There are still bedrooms and living rooms around Malta without a single book in sight

While there is a good deal more awareness about the importance of reading than a few years ago, there is still much to be achieved

Literacy is a little bit like air. It’s a basic and essential element of our lives
Literacy is a little bit like air. It’s a basic and essential element of our lives

In 2014 we launched the National Literacy Strategy through the newly set up National Literacy Agency as one of our first policy initiatives.

The idea was a very simple one – to treat literacy as an important element in the field of social inclusion. Concrete measures were needed in order to ensure that everybody had the opportunity to obtain the skills required for them to participate fully in society.

The policy centred around bilingualism – Maltese and English – and fostering an ecosystem which is conducive to promoting balanced literacy teaching and learning, where the technical aspects of reading and writing are taught in the context of meaning through text.

More than 100 proposals were put forward and we are now seeing the fruit of these initiatives. Literacy, and the acquisition of literacy, are complex issues which require a strong commitment from parents, care-givers, highly dedicated professionals and society at large. Our strategy adopted a lifelong perspective, with a clear emphasis on the first and early years.

Our bilingual status is a rich asset for us in many ways. We need to strengthen further this status by ensuring that our children and young people have appropriate exposure to both languages. Our educators need to keep developing and fine-tuning their language teaching and learning methods to enthuse students and to motivate them to learn more, through the use of technology and beyond.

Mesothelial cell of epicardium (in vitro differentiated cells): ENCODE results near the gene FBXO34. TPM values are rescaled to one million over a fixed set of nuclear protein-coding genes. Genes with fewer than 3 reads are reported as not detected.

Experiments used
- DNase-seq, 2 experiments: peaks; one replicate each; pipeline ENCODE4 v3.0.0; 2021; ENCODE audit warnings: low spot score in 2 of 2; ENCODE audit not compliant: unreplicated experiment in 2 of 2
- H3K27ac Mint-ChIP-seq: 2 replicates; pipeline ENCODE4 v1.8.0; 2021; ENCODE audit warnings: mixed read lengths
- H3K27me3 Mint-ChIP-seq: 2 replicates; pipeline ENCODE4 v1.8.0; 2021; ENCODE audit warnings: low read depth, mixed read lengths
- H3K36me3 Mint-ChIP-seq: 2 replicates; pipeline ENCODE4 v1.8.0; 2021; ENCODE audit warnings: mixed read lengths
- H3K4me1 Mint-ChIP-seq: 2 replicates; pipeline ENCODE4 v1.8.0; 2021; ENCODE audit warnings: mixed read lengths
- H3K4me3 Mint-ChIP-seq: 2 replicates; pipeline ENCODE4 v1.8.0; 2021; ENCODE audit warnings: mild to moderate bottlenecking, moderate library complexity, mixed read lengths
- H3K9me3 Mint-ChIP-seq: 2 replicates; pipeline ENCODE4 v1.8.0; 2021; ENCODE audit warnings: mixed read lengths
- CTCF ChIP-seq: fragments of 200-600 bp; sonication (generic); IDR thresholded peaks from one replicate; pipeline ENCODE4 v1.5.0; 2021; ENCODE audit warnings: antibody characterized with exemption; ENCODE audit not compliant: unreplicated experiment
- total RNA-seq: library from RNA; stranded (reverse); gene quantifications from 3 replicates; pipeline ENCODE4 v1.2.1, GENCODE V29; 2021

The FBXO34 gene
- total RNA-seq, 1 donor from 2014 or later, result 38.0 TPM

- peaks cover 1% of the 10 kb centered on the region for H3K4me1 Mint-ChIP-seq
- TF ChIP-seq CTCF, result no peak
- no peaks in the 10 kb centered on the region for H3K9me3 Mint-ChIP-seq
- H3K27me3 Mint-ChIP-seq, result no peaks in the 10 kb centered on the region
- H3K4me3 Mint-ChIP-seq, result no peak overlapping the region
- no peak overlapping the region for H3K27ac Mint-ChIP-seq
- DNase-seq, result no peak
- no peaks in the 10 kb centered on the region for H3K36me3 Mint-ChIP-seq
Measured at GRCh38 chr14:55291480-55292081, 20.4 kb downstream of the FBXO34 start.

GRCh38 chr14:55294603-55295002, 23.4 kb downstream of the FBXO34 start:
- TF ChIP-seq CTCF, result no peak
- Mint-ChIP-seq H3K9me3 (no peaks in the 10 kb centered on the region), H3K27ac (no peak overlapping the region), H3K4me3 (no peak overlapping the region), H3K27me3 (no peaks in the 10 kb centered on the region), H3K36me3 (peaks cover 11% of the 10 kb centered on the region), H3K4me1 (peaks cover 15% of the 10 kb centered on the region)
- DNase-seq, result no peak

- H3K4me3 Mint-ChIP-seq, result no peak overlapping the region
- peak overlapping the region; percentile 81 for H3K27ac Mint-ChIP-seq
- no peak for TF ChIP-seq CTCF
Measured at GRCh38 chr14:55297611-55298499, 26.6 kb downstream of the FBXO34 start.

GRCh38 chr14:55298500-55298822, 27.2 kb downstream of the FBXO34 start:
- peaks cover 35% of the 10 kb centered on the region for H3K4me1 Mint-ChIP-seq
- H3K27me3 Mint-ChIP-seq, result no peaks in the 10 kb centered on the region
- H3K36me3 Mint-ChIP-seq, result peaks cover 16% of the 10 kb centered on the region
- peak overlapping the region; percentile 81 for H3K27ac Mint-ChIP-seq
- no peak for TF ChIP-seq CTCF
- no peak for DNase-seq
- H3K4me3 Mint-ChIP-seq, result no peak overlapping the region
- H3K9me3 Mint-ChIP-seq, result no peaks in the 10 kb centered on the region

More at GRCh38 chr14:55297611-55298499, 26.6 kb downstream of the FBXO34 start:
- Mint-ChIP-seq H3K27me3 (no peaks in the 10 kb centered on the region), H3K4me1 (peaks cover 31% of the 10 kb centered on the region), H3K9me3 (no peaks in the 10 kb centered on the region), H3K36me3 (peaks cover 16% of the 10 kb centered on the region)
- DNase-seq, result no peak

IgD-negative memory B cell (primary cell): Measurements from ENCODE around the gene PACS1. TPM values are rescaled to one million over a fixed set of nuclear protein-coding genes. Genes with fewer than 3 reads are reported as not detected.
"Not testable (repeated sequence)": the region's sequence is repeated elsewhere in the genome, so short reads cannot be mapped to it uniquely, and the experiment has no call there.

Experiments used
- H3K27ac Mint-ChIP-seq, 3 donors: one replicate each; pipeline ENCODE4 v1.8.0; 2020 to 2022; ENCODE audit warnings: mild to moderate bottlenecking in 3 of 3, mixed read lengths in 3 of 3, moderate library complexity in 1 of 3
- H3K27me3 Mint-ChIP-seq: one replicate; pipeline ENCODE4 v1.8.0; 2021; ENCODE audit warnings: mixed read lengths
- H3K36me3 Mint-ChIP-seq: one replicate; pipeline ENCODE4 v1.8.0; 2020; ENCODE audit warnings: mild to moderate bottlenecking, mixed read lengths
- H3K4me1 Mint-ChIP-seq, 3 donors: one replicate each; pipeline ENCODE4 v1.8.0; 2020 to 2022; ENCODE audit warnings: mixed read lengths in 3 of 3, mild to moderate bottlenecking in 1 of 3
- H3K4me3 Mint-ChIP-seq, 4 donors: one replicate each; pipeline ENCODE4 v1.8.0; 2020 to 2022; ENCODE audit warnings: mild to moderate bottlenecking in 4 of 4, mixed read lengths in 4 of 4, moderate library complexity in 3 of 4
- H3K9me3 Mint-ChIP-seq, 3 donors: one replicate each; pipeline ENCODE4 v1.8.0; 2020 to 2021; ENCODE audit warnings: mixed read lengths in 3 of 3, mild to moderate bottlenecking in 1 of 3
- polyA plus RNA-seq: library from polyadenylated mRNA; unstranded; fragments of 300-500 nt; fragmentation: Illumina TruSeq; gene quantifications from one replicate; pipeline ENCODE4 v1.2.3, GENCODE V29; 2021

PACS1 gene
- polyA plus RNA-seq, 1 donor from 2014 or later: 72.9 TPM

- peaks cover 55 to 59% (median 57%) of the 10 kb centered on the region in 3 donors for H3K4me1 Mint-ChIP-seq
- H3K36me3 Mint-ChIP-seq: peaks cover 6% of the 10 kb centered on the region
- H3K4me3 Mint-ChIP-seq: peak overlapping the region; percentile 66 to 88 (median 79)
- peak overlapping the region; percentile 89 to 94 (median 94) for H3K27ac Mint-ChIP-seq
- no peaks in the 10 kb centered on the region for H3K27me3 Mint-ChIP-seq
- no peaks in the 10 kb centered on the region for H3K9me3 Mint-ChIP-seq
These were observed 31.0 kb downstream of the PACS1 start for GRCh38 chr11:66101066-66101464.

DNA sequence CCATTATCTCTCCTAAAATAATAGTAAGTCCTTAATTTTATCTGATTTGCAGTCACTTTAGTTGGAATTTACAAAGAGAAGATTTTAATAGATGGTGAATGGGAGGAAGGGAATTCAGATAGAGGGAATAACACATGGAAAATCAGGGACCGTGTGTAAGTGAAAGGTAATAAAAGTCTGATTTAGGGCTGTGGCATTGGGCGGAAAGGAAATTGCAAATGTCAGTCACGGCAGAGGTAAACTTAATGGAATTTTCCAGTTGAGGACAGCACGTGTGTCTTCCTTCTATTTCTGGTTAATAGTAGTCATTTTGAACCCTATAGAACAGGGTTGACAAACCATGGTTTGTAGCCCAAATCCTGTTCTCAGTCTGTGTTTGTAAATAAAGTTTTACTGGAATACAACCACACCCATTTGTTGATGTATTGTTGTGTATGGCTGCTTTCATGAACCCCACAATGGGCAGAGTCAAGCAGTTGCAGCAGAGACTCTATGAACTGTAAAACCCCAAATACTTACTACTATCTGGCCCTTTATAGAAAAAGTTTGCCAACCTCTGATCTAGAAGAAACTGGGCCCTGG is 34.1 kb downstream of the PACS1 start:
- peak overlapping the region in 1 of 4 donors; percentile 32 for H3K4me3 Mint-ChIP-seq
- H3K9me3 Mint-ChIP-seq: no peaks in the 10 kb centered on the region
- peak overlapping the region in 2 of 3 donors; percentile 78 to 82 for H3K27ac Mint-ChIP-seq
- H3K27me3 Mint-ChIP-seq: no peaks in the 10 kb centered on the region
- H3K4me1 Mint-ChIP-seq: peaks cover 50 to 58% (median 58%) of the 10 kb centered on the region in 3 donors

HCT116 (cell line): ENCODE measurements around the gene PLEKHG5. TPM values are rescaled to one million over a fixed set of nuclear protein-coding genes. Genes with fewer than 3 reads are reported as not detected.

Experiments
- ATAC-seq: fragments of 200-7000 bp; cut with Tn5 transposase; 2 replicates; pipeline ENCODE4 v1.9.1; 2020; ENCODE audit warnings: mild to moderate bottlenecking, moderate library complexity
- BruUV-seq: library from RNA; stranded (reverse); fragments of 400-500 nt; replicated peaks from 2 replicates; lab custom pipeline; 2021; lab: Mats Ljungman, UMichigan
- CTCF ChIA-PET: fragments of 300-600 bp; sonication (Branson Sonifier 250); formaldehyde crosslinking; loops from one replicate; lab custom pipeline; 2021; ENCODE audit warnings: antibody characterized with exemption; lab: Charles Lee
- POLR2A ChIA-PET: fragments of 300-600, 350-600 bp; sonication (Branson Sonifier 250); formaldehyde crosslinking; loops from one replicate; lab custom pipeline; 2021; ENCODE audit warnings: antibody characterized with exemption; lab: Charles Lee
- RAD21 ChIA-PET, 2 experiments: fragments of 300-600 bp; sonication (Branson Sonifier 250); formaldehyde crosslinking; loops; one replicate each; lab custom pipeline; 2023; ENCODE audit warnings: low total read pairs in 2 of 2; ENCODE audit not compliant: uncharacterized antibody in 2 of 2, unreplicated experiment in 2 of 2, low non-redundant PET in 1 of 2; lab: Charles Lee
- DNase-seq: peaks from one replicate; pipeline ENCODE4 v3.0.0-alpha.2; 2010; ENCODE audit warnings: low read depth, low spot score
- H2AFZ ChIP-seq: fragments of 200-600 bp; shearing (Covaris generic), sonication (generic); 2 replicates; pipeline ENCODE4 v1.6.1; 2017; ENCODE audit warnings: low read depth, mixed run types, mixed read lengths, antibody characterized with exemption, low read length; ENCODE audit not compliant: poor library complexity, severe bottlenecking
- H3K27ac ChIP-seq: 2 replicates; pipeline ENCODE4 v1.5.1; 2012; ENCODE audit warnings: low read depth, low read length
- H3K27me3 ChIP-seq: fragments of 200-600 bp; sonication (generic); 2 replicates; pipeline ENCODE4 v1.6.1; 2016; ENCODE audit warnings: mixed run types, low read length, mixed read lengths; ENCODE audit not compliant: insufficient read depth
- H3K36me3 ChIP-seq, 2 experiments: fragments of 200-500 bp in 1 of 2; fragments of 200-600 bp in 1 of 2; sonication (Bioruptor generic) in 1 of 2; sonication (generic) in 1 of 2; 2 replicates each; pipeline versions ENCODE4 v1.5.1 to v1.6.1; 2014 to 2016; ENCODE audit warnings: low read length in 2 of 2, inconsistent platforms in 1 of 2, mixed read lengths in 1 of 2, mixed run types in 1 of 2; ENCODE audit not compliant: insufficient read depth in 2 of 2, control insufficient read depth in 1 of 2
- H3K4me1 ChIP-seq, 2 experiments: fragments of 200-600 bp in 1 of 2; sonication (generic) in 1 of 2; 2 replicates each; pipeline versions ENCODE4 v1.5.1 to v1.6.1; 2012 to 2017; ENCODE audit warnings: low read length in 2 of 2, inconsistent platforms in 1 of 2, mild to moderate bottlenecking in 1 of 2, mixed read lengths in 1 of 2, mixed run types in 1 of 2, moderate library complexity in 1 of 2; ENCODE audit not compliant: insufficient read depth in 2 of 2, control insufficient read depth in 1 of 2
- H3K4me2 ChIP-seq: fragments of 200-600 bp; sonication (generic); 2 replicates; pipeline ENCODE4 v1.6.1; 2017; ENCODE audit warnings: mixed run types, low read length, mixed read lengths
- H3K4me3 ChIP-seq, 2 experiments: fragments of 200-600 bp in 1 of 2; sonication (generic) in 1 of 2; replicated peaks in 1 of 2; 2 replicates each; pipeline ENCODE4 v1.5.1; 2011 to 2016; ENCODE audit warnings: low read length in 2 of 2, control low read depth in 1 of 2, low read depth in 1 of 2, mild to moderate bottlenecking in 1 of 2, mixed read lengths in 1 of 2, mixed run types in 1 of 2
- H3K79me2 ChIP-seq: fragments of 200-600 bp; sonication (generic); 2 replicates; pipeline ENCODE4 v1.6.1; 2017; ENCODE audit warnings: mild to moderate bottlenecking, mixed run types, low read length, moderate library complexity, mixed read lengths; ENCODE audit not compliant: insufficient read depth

The Read with Me reading programme, in Maltese and English, has reached more than 4,100 families while the Magic of Stories programme reached almost 4,000 families in 2018 alone.

Perhaps the one that got most attention was Reading Ambassadors. It happens throughout the year, with visits to classrooms in primary and secondary schools. Iconic people, men and women who our children aspire to, reading books is a very good option to have. Setting this example brings the context of reading in a much more positive light. Since 2014 a total of 190 sessions by 30 different Reading Ambassadors have taken place. I cannot thank them enough for giving their time and energy.

These are just a few of many programmes and initiatives launched. Others include The Pleasure of Stories, for children aged 7 to 11, the Footballers Read and Write programme, the work done in the digital sphere through new apps and music productions, the Reading Recovery programme, the Skejjel Rakkontaturi programme, and the Symbol Literacy programme. This is notwithstanding an investment of one million euros for 153,000 books, so that accessibility to books in classrooms is easier.

Literacy is a little bit like air. It’s a basic and essential element of our lives. One cannot talk about social justice and equality without the basic foundation of what makes us human. Very often in the past we have not given literacy enough attention. For some it worked, but others, who did not have the means or the accessibility, lost out.

By far the biggest highlight of all this is the way our reading programmes have integrated with families. The fact that parents and grandparents have become involved is very important.

It’s not just about the child anymore; there is something for everyone.

While there is a good deal more awareness about the importance of reading than a few years ago, there is still much to be achieved. There are still bedrooms and living rooms around Malta without a single book in sight. There is more work to do.

Lastly, I would like to thank all those who have contributed in helping make all this happen.

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